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Magnificent Floral Dinosaurs

The ancestors of today's proteas were present hundreds of millions of years ago.

The ancestors of today's proteas were present hundreds of millions of years ago.

The Proteaceae are an ancient family, probably one of the oldest groups of flowering plants. Scientific probes into the early history of plant‑life have shown that the ancestors of today’s proteas were present in Gondwanaland long before it began breaking up 300 million years ago.

Paleontological studies indicate that this family of the southern hemisphere was then already divided into its two sub‑families: Proteoideae and Grevilleoideae. While the Proteoideae are best represented in southern Africa, the other sub‑family is concentrated in Australia and South America, as well as those smaller segments of Gondwanaland which drifted as far north as eastern Asia. No genus is common to both South Africa and Australia, though South America shares more than half its genera with Australia, suggesting that Africa was isolated before the links between the other parts of the supercontinent were broken.

The African species form a closely knit whole. Madagascar, at one time almost certainly part of Africa, retains in its flora important links with the mainland. It is not surprising, therefore, that one species, a member of the genus Faurea, grows there naturally. None of the other African Proteaceae is to be found elsewhere in nature.

The 329 South African species are distributed from the south‑western Cape along the southern and eastern parts of the country to the Limpopo River in the north. Of these, 92 per cent, or just over 300, are restricted to the narrow mountainous coastal belt from Clanwilliam to Grahamstown. Since the Cape folded mountain region is the home of the majority of proteas, it is feasible that the extraordinary diversity of species, as well as their richness and variation, is primarily attributable to the highly dissected topography of the area. For here, where one population may be completely isolated from its neighbour, it has had the chance to develop undisturbed and to react independently to the climatic changes of the past.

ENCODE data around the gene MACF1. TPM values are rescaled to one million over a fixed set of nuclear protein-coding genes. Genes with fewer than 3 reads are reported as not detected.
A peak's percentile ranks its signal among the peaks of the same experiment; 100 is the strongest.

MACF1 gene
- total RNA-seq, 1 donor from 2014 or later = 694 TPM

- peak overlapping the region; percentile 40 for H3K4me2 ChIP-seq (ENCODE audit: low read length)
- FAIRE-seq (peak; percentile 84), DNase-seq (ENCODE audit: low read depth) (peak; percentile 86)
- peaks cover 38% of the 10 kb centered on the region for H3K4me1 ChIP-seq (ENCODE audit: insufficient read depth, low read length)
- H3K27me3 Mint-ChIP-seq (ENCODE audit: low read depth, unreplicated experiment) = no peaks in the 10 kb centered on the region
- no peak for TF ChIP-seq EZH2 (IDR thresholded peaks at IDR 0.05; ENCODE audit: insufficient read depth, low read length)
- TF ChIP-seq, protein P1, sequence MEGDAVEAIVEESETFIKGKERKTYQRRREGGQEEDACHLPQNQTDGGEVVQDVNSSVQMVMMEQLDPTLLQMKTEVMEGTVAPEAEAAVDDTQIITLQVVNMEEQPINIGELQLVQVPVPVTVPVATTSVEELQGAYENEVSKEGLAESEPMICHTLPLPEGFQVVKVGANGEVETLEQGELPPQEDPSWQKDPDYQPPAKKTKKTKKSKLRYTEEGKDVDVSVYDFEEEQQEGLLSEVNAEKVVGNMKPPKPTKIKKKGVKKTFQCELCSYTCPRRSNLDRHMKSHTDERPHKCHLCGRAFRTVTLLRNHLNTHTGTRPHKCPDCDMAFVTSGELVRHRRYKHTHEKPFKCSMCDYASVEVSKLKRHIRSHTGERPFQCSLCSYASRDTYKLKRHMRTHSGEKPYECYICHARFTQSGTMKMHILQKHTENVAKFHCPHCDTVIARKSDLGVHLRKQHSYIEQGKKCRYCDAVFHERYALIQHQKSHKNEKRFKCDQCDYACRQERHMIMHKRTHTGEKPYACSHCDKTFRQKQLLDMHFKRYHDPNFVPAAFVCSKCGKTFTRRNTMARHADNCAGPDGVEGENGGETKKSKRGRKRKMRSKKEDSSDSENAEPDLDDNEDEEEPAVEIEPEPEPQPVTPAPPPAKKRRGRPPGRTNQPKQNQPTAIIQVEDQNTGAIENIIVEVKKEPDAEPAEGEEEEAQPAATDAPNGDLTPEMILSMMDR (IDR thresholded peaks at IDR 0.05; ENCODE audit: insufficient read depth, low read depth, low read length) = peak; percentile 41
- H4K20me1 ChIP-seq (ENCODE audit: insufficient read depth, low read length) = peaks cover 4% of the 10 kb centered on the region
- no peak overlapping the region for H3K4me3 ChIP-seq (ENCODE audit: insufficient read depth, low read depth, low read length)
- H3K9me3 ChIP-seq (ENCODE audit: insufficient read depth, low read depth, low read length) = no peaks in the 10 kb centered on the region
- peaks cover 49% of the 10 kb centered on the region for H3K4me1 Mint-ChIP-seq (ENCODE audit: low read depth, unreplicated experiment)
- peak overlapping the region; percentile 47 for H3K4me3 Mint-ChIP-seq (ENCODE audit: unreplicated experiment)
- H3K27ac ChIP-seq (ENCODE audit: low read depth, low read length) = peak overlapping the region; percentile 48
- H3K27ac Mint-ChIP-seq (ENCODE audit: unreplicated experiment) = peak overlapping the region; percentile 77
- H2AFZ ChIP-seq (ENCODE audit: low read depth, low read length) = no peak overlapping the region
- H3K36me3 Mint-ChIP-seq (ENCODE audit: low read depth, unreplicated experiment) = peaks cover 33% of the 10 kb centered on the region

The concentration of Proteaceae in the southern and south‑western Cape contributes greatly to the general appearance of the Cape flora. The vegetation covering mountain slopes and flats down to the sea consists of woody shrubs that have the rolled leaves characteristic of any plant‑life subjected to dry hot periods and lack of water in the growing season. The most popular term for such vegetation is macchia, the name given to the communities of plants growing along the Mediterranean coast in the south of France. The chaparral of California, the mulga of Australia, the sclerophyllous scrub of Chile or elsewhere are also usually referred to as macchia.

But because of the abundant, broad‑leaved proteas, the vegetation of the Cape differs so considerably from any other macchia that the South African name ‘fynbos‘, fine bush, is now widely accepted. This term derives from the old Dutch words fijn bosch, used by the settlers to describe the strange plant life so sorely lacking in grass for their cattle. Floristically, the fynbos is uniquely rich in numbers of species and includes a high percentage of endemics. It is also an exceptionally beautiful sight, enhanced by masses of Leucadendron, Mimetes, Protea or Leucospermum, colouring patches of the veld at different times of the year throughout the whole area.

From Grahamstown northwards, fragments of fynbos, including proteas, occur on the high mountains of the eastern escarpment. Where climate and soil are suitable, proteas invade the adjoining grasslands, and in the Eastern Cape and along the Drakensberg in KwaZulu-Natal, fair‑sized areas of protea savannah are a remarkable feature of the veld.


The name Proteaceae derives from Protea, the first of the family’s genera to be named. The suffix ‘aceae’ denotes a plant family.

Protea is the name given in 1735 by Linnaeus, the father of classification and botanical nomenclature. Some plants were sent to him from the Cape and he was evidently so impressed (or confused) by what he saw that he resorted to the name of the Greek god, Proteus, who could at will change his form ‘to those of beasts who will mock your grasp’. One can imagine the Swedish taxonomist, who had never been to the Cape, being confronted by a giant Protea, a male Leucadendron specimen, some other female ones, a Leucospermum conocarpodendron and a wild almond — all with the same basic flower and clearly of the same group, yet so different in form.

Probably because of the strong associations of the protea name, species of all the genera of the South African family are often referred to in common parlance as protea(s), while Protea is reserved for the genus Protea.

This post is really a Proteaceae 101 which serves as an introduction to a new category. In coming months we will be adding a number of posts on propagation and cultivation of Proteaceae, as well as plant profiles on some of the most popular species in this ancient and vast family of plants.